Ruth Bader Ginsburg was easily confirmed by a vote of 96-3 when President Bill Clinton nominated her in 1993.
What a contrast to the slog in the Senate today. Supreme Court nominee Brett Kavanaugh was just treated to four brutal days of confirmation hearings, where the members of the Senate Judiciary Committee used Kavanaugh's old speeches and writings to suggest he would overturn Roe v. Wade, or protect the president from accountability. They also lambasted one another, and protesters interrupted proceedings every five minutes.
At an event at George Washington on Wednesday, Ginsburg shared her wish that Kavanaugh could receive the same fair treatment she did when she was in his seat.
"The way it was, was right," she told former Ginsburg clerk and current California Supreme Court Justice Goodwin Liu. "The way it is, is wrong. The atmosphere in '93 was truly bipartisan."
She had proof. Ginsburg recalled that the Clinton White House handlers were "nervous" about the 10 years she spent litigating cases under the ACLU board. They were convinced that the Senate would press her on that part of her judicial record. She told the White House she refused to "bad mouth" the group, but it turned out she didn't need to anyway. There was "not a single question from any senator about it," she said.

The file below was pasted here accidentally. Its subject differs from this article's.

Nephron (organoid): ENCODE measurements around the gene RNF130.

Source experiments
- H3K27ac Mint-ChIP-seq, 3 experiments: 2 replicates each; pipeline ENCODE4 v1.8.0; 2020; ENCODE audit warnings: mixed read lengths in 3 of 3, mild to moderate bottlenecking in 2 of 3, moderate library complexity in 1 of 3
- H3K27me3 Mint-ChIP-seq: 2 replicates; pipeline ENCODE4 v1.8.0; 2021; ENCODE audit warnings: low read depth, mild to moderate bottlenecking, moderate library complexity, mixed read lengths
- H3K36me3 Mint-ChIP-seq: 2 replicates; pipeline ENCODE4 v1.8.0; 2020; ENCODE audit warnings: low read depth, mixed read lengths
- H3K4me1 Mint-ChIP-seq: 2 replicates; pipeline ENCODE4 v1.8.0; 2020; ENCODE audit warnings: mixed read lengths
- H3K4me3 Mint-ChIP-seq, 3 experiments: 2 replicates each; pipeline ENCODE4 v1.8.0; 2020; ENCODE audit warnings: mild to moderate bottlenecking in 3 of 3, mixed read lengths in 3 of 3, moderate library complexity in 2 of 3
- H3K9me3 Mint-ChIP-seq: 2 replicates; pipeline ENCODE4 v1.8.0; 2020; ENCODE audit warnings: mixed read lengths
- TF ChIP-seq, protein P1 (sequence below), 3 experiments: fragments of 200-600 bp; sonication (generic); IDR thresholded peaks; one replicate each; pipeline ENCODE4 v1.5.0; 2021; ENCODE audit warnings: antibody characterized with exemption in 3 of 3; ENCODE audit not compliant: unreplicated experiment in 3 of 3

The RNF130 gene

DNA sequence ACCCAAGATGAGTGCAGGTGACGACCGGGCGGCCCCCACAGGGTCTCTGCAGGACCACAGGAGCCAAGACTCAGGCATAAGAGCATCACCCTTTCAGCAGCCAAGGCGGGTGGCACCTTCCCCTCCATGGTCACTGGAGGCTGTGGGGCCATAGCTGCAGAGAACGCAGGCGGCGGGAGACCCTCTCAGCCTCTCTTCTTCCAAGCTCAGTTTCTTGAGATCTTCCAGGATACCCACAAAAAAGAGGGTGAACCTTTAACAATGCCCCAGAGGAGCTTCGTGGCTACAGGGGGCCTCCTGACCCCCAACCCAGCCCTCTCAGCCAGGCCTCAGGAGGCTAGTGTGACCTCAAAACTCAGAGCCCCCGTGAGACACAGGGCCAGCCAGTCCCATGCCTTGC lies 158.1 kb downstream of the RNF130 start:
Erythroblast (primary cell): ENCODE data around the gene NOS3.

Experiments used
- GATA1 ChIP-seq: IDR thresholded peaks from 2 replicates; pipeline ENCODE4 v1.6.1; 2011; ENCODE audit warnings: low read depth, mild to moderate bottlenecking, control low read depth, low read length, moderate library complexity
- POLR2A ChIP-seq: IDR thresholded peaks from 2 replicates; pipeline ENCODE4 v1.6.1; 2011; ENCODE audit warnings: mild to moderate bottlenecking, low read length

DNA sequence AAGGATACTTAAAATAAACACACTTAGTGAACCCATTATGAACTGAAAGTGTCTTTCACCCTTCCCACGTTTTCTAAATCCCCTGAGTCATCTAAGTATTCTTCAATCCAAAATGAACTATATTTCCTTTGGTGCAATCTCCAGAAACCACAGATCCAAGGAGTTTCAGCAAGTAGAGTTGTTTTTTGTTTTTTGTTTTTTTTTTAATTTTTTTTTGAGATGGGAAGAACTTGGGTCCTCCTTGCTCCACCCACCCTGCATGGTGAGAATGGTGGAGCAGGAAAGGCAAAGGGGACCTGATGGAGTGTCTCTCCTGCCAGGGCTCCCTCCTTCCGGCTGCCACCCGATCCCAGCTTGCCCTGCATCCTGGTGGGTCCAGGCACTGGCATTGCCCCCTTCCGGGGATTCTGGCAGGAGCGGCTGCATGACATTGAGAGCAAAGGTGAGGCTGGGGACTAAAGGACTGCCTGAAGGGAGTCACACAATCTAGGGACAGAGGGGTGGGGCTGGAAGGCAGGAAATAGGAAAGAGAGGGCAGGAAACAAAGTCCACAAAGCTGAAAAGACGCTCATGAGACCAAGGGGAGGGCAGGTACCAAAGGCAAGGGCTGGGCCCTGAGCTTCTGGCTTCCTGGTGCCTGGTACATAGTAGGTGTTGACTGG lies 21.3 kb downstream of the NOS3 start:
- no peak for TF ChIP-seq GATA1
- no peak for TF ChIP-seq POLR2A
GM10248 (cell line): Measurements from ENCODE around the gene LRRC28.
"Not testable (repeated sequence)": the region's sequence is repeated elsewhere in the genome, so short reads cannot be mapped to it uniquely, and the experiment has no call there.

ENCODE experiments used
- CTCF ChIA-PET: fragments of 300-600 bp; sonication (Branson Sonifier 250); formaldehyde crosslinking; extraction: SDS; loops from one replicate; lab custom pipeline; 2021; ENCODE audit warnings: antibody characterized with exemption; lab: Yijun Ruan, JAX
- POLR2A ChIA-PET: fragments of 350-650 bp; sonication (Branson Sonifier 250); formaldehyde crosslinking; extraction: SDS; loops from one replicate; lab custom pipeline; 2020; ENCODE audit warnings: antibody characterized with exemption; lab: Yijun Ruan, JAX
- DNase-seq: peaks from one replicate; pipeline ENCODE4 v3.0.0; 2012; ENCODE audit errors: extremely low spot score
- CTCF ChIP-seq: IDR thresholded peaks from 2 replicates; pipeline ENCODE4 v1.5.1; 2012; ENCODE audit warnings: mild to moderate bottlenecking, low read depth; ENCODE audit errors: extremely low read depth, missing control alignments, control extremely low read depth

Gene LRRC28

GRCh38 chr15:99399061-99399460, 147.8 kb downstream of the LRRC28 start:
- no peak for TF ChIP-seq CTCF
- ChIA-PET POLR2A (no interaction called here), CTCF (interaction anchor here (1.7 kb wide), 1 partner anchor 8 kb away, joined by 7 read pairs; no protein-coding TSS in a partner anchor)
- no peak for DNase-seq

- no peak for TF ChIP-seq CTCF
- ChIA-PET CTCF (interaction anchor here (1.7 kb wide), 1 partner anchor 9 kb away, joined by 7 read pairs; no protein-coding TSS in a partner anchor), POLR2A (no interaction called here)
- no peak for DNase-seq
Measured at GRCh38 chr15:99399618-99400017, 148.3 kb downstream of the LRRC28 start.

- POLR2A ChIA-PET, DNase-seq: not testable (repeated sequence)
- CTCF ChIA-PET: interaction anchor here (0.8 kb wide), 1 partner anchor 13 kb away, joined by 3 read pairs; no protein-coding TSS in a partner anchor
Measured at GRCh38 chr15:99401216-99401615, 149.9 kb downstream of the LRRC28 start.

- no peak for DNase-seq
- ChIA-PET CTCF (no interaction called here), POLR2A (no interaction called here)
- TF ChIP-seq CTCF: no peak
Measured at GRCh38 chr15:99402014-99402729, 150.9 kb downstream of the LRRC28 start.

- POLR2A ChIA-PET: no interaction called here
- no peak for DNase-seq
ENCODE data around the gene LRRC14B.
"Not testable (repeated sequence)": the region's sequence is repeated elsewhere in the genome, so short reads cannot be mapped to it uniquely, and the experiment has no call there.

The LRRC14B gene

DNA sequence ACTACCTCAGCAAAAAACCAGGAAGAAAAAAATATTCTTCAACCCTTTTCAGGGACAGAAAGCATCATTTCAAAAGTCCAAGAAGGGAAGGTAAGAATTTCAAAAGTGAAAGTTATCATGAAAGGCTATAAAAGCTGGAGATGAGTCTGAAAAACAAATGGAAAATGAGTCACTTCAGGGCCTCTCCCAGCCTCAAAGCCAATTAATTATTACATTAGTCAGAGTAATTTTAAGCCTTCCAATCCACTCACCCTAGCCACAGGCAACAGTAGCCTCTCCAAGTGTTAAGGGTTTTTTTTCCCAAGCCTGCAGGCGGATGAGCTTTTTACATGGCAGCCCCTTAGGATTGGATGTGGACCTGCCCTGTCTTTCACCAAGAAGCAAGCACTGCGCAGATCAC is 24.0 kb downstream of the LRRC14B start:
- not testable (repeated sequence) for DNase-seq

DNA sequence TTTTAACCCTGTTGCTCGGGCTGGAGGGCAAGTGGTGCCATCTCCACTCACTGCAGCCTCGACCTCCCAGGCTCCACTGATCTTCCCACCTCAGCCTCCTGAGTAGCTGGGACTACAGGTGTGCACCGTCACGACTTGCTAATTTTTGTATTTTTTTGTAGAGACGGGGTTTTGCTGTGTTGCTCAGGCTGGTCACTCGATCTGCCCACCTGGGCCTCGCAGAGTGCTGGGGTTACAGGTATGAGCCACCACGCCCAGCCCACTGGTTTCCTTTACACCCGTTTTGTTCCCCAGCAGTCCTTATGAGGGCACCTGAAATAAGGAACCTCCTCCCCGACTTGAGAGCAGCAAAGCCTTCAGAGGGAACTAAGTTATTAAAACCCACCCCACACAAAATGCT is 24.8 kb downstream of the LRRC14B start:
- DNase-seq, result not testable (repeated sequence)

It was the same for Justices Stephen Breyer and Antonin Scalia. Scalia had been on D.C. circuit and the Senate had plenty of material to work with in terms of their interrogation. Yet, the vote was unanimous - every Democrat and every Republican voted for him.
"That's the way it should be," she said.
By contrast, last week senators grilled Kavanaugh about every group he's ever associated himself with, and analyzed ever word he's ever written.
It has become "a highly partisan show," she said. Both Democrats and Republicans move in "lock step" now.
"I wish I could wave a magic wand and have it go back to the way it was," she shared.
Ginsburg won the Allegheny College civility award last year, where she took the opportunity to speak highly of her friend, the late Justice Scalia. Despite their political differences, she shared a "special fondness" for him.